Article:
After Alabama win, Democrats focus on flipping deep-red district in Western Pennsylvania
HARRISBURG — Democrat Doug Jones' election to the U.S. Senate in the deep-red state of Alabama is fueling optimism among Democrats around the country about the party's election prospects, not least in Pennsylvania, where Democrat Conor Lamb is campaigning for the congressional seat formerly held by Republican Tim Murphy.
Lamb, 33, is running against State Rep. Rick Saccone, 59, in a deeply Republican district stretching from Westmoreland County to the state's western edge. A special election to replace Murphy, who resigned in October following a scandal surrounding an extra-marital affair, will be held March 13th.
"I think it gives voters in my district the confidence to know that we are listening," Lamb said Wednesday, a day after Jones' victory. "We're next on March 13th."
He said he was heartened that one of the first things Jones talked about after his victory was the importance of funding the Children's Health Insurance Program, which Congress hasn't voted to reauthorize. Lamb, a former assistant U.S. attorney who prosecuted opioid-related crimes, has said health care is one of his campaign priorities.
Neither Saccone nor his campaign manager returned phone calls Wednesday. Saccone did not speak with a reporter who asked a secretary in his Capitol office for an interview.
Jones defeated Republican Roy Moore by about 20,000 votes, or 1.5 percent, in a state where Donald Trump defeated Hillary Clinton by about 27 percentage points.
In the 18th Congressional District, where Lamb and Saccone are campaigning, Trump defeated Clinton by about 19 percentage points. Tim Murphy had won the district eight times in a row, and in the last two cycles had no Democratic challenger.
Democrats have performed better than expected in special elections around the country since Trump's election, said G. Terry Madonna, Franklin & Marshall College's Director of the Center for Politics and Public Affairs. Still, Madonna said, it would take a "revolution within the electorate" for a Democrat to win in the 18th district.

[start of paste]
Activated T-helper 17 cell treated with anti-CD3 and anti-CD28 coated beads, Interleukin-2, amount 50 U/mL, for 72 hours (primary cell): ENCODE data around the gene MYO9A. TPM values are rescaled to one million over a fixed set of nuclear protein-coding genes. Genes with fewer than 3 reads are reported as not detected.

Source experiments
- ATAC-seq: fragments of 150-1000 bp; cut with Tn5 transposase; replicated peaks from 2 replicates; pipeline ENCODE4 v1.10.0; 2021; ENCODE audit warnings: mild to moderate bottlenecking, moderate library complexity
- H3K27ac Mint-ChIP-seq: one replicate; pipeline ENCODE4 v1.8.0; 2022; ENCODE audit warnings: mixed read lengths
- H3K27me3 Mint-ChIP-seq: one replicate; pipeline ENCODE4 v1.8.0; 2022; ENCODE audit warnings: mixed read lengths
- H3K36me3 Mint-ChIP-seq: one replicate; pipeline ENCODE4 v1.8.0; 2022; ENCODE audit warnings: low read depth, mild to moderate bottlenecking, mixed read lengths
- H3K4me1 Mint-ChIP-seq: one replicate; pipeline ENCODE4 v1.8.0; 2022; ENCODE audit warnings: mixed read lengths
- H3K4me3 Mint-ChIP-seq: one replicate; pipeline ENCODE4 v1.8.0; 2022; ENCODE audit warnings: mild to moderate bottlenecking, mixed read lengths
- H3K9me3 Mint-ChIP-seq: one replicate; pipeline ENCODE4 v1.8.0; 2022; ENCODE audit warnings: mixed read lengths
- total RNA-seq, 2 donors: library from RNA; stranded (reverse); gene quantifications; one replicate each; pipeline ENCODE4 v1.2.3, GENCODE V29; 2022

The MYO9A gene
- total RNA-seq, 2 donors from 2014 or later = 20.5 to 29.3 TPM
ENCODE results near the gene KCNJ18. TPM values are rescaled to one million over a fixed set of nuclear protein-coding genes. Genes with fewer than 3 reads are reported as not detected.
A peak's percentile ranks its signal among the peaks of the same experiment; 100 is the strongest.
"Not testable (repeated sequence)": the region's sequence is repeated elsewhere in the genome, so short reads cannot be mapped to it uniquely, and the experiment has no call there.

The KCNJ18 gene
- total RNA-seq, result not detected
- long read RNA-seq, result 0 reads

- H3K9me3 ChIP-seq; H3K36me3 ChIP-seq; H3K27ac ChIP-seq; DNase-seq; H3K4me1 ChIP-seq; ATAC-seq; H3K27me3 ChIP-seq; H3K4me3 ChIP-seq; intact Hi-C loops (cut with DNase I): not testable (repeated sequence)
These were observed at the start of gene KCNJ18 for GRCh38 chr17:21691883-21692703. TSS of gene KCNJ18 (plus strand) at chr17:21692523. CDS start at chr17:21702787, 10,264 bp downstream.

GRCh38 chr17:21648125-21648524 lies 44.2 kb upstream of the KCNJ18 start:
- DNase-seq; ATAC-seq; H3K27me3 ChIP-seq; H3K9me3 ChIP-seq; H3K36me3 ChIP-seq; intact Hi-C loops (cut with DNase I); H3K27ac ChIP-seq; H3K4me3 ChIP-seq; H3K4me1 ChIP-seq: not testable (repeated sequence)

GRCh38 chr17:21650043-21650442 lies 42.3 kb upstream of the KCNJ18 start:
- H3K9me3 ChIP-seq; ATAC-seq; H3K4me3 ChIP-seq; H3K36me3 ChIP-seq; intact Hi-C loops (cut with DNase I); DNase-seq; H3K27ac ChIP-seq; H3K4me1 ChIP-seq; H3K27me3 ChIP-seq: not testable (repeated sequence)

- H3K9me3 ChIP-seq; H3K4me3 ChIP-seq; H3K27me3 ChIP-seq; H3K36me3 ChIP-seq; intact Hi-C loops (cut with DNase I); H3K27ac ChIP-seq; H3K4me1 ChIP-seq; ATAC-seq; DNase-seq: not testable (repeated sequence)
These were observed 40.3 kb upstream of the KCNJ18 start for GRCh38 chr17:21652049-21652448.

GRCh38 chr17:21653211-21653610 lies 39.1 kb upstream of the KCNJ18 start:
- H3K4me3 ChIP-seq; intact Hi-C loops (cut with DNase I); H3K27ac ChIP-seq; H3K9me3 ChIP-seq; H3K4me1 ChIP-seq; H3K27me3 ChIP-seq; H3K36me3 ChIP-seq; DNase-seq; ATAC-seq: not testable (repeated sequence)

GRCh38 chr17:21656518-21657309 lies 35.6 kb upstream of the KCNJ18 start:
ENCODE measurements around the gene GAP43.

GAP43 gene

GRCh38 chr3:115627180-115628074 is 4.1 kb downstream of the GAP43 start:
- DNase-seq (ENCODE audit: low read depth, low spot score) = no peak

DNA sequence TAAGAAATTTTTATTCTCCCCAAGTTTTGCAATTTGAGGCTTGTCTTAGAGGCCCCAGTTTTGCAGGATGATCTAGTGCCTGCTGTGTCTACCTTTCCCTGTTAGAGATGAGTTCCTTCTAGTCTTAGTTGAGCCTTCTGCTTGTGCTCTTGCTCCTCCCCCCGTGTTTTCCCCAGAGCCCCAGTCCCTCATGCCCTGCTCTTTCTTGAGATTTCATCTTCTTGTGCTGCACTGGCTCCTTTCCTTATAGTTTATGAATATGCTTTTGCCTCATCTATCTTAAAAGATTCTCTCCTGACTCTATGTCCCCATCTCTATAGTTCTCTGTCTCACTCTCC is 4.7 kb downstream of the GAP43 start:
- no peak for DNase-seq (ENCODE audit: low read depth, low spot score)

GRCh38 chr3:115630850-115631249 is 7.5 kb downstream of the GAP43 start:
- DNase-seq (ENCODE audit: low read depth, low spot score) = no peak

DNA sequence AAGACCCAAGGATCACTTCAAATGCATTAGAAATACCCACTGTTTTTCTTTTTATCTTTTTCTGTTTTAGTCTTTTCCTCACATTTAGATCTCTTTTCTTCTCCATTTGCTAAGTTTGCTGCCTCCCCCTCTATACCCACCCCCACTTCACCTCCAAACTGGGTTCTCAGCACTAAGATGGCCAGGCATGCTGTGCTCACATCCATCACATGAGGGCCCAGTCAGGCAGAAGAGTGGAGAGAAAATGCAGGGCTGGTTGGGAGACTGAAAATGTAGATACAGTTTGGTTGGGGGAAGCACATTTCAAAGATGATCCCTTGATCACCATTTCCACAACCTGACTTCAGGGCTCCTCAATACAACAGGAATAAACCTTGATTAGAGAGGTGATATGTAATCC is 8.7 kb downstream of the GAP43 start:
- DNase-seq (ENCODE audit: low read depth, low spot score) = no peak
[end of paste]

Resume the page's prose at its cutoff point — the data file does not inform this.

The Alabama special election was unique for many reasons that make it difficult to compare to the upcoming election in Pennsylvania, Madonna said, from allegations of sexual misconduct against Roy Moore to appearances by celebrities and high-profile political figures supporting each candidate.
Jones benefited from a large turnout by black voters and Democrats in general. Pennsylvania's 18th District is 93 percent white. There are about 231,000 registered Democrats and about 207,000 registered Republicans, according to Secretary of State data. About 707,000 people live in the district, which is whiter and wealthier than average for the state.
"In that district, it's going to take Democrats staying home instead of flipping and voting for the Republican candidate," Madonna said.
The Jones campaign heavily outspent Moore's in Alabama, according to Center for Responsive Politics data.
Advertising through TV, social media and radio will be important for each candidate to establish name recognition in the district, Madonna said.
Lamb congratulated Jones shortly after the victory in Twitter and Facebook posts seeking donations for his campaign. Financial reports for the campaigns are not yet available.
Jones benefitted from running against a flawed candidate, according to the Cook Political Report, which said that in addition to the sexual misconduct claims, Moore held "extreme positions on issues ranging from homosexuality to the separation of church and state," which "turned off some Republican voters."
Saccone's support for legislation promoting Christian values has stirred some controversy. Saccone promoted bills that would have allowed, but not required, schools to display the national motto, "In God We Trust," and would have declared 2012 to be "The Year of the Bible."
According to the Cook Political Report, Jones ran a "solid and well-executed campaign that did everything it needed to do from sharp television ads to identifying their voters and getting them to the polls, which was especially important in a special election in which this was the only race on the ballot."
Lamb said he wasn't looking to replicate anything from the Jones campaign.
"It's not changing what I'm doing, which is trying to campaign in the streets and on the doorstep," he said.
Wes Venteicher is a Tribune-Review staff writer. Reach him at 412-380-5676 or email@example.com.